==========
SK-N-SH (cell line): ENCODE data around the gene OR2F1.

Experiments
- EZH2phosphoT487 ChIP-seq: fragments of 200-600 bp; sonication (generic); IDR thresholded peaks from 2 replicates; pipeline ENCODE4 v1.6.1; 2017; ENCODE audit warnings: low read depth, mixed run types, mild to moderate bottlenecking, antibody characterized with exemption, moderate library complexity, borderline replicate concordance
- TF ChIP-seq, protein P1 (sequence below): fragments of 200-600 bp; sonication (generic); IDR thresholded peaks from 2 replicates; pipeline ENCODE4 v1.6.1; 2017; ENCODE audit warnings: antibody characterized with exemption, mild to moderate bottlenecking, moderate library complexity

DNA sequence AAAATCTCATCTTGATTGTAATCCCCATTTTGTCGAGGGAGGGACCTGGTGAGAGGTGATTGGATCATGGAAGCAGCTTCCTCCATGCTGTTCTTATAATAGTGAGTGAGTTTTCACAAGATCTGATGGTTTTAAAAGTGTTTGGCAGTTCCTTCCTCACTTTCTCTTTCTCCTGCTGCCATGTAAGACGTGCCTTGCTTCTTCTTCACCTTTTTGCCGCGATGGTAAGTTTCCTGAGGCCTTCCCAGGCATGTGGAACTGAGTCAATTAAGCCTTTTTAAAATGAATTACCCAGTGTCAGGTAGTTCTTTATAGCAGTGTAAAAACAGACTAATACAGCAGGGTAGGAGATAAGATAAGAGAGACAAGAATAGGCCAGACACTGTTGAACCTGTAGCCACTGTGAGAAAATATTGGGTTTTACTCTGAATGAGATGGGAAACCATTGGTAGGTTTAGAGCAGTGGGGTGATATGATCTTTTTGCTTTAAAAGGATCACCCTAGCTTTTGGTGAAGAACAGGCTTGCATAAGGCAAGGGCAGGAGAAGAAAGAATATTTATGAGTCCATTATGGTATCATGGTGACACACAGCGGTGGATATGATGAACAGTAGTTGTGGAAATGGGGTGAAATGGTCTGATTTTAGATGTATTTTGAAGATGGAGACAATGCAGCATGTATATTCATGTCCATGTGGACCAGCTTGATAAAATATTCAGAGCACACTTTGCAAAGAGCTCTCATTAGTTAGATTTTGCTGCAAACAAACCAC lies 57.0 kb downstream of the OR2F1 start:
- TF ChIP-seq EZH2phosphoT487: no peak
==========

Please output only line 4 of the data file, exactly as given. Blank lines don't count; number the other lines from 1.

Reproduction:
- TF ChIP-seq, protein P1 (sequence below): fragments of 200-600 bp; sonication (generic); IDR thresholded peaks from 2 replicates; pipeline ENCODE4 v1.6.1; 2017; ENCODE audit warnings: antibody characterized with exemption, mild to moderate bottlenecking, moderate library complexity